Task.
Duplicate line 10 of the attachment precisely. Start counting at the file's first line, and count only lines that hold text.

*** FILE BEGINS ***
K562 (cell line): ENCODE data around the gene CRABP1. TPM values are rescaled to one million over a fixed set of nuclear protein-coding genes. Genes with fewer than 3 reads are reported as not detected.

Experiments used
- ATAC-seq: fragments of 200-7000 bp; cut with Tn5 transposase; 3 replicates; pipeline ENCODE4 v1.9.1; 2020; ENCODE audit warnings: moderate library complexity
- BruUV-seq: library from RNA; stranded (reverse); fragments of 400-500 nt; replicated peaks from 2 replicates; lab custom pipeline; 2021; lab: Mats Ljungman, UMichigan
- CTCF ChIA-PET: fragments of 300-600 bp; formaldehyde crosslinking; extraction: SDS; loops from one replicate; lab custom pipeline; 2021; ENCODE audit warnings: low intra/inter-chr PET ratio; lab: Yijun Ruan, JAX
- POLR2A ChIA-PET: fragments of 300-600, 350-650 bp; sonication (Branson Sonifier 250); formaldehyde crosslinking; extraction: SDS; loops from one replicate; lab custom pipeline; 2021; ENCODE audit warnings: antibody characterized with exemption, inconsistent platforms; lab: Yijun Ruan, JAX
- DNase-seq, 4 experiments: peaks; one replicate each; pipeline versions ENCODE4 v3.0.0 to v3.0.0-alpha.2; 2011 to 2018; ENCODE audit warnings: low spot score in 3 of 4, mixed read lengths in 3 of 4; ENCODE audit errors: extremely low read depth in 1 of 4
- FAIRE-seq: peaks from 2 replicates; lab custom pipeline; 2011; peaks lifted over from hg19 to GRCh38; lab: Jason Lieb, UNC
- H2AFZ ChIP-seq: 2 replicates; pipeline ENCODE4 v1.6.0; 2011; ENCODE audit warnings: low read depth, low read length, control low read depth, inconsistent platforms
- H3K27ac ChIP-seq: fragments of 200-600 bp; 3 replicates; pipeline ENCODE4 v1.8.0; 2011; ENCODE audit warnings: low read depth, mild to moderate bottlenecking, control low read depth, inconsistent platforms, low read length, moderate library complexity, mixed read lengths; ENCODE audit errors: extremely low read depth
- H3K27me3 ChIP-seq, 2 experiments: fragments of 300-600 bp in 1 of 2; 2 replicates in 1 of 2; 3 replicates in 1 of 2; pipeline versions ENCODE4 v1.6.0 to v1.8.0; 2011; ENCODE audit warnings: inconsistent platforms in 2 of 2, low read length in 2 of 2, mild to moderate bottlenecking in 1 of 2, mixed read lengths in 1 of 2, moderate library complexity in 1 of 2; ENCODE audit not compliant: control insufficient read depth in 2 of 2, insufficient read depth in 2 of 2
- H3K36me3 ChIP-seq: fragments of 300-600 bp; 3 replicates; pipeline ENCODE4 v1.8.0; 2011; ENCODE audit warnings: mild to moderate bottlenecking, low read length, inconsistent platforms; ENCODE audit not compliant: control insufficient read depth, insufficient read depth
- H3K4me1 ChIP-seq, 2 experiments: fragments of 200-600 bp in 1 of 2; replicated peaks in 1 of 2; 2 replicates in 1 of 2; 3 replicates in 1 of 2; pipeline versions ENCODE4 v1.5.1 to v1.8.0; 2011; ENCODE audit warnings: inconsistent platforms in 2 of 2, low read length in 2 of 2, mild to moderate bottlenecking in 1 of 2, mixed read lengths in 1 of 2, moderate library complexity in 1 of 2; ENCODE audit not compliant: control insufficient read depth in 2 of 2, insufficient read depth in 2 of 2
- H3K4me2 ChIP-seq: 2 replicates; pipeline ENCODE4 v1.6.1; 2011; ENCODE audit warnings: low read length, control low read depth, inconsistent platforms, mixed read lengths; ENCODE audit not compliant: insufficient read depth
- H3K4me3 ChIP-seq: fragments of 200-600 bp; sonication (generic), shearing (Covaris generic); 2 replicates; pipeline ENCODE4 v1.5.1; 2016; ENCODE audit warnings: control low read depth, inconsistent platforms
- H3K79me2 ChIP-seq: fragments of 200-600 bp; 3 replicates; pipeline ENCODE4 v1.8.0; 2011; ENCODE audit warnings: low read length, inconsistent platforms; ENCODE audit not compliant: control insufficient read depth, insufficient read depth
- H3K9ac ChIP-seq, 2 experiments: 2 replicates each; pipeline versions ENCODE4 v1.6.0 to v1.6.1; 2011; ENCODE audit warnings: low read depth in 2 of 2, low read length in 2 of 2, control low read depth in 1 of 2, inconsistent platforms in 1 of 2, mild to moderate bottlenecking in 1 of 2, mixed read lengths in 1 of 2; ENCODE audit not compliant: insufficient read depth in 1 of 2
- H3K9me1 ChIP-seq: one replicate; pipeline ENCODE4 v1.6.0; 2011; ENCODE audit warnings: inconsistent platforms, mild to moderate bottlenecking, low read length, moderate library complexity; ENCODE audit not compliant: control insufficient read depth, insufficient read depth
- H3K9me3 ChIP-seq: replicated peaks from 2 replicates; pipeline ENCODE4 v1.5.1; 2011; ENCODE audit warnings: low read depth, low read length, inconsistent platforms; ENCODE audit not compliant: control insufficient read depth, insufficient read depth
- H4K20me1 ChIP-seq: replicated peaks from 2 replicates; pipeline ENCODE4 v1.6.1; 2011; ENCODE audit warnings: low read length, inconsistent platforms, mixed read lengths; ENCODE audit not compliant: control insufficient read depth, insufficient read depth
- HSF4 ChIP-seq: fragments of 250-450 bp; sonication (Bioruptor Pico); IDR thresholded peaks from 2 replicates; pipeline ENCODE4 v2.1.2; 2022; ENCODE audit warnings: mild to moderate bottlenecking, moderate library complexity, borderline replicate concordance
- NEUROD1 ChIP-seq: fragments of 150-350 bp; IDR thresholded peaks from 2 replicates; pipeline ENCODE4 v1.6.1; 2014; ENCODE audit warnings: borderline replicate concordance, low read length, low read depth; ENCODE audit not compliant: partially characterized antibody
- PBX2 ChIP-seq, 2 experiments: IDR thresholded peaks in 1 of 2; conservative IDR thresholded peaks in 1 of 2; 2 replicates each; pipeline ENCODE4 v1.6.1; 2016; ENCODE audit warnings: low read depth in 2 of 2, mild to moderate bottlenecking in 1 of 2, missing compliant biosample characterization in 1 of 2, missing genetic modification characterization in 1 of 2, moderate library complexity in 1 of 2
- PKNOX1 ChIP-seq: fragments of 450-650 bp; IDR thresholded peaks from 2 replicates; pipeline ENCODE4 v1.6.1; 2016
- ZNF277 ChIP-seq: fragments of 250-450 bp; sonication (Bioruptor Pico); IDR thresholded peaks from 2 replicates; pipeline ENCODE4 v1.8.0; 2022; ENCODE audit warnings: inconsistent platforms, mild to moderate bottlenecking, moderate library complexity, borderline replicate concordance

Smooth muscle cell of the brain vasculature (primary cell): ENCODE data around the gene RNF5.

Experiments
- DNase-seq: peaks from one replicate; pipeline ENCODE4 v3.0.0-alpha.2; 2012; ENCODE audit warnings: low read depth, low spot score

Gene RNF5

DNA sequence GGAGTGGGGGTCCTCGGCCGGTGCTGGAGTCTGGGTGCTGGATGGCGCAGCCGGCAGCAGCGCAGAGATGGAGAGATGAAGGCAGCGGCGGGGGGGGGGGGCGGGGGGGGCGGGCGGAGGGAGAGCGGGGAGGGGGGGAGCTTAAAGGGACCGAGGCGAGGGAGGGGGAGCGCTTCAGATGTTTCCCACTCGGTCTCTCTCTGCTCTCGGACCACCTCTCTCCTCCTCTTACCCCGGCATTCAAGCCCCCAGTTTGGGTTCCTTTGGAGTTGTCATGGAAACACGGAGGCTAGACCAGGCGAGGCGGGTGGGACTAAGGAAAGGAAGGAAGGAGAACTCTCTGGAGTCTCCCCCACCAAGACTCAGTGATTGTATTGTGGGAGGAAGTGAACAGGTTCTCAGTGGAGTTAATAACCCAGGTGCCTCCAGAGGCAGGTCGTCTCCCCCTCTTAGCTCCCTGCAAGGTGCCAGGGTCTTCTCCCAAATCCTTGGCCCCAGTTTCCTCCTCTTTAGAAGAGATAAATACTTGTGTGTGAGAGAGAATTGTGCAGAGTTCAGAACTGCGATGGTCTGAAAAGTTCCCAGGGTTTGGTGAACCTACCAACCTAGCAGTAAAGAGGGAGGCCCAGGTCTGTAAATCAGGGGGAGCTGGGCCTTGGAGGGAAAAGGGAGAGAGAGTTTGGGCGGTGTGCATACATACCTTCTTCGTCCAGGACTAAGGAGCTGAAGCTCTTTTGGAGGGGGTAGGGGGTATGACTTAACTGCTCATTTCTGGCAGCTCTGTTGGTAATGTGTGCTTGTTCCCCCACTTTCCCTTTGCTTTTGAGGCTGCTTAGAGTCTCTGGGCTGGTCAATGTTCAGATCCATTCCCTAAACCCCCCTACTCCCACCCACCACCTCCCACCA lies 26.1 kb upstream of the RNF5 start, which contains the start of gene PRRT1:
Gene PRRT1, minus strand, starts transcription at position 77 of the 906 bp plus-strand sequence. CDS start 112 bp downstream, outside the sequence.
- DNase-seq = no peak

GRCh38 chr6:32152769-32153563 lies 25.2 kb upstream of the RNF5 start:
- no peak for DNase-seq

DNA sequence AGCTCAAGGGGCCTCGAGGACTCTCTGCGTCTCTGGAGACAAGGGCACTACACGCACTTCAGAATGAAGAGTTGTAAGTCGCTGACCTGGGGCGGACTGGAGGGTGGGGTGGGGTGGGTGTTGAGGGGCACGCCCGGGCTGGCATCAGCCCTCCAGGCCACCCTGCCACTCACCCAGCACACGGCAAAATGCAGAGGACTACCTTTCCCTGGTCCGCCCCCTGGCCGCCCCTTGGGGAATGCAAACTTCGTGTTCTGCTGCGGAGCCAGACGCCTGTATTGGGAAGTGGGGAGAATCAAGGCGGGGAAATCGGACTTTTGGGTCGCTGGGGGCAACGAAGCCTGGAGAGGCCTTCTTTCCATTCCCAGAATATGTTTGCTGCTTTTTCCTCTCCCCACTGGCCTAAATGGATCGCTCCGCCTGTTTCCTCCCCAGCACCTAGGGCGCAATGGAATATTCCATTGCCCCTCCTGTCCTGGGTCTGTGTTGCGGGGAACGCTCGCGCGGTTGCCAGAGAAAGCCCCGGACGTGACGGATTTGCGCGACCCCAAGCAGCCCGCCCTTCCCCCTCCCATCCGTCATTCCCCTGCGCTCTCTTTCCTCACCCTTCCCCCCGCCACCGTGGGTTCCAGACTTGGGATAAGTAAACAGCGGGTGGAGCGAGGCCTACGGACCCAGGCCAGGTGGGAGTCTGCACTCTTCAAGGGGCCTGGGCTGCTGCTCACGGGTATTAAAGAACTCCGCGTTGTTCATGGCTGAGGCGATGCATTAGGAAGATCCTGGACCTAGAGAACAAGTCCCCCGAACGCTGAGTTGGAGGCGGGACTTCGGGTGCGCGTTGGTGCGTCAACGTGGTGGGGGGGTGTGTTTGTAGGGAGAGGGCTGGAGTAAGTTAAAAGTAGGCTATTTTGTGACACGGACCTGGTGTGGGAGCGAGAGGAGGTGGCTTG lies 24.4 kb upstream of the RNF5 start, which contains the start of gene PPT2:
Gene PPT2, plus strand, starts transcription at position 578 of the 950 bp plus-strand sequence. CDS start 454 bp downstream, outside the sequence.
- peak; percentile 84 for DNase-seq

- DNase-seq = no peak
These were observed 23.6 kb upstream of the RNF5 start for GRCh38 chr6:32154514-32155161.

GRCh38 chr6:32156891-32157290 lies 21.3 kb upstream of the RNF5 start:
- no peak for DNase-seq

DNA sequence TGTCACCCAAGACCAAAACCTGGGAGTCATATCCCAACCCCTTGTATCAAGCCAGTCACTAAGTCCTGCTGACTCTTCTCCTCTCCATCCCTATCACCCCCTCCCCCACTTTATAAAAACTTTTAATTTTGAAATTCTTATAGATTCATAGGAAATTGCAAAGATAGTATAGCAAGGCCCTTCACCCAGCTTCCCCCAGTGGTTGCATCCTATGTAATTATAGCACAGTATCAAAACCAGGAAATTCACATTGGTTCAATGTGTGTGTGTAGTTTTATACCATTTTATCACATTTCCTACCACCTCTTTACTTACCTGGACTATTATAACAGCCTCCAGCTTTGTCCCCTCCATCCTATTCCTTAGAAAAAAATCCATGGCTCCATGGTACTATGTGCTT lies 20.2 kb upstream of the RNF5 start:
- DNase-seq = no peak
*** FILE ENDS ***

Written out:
- H3K27ac ChIP-seq: fragments of 200-600 bp; 3 replicates; pipeline ENCODE4 v1.8.0; 2011; ENCODE audit warnings: low read depth, mild to moderate bottlenecking, control low read depth, inconsistent platforms, low read length, moderate library complexity, mixed read lengths; ENCODE audit errors: extremely low read depth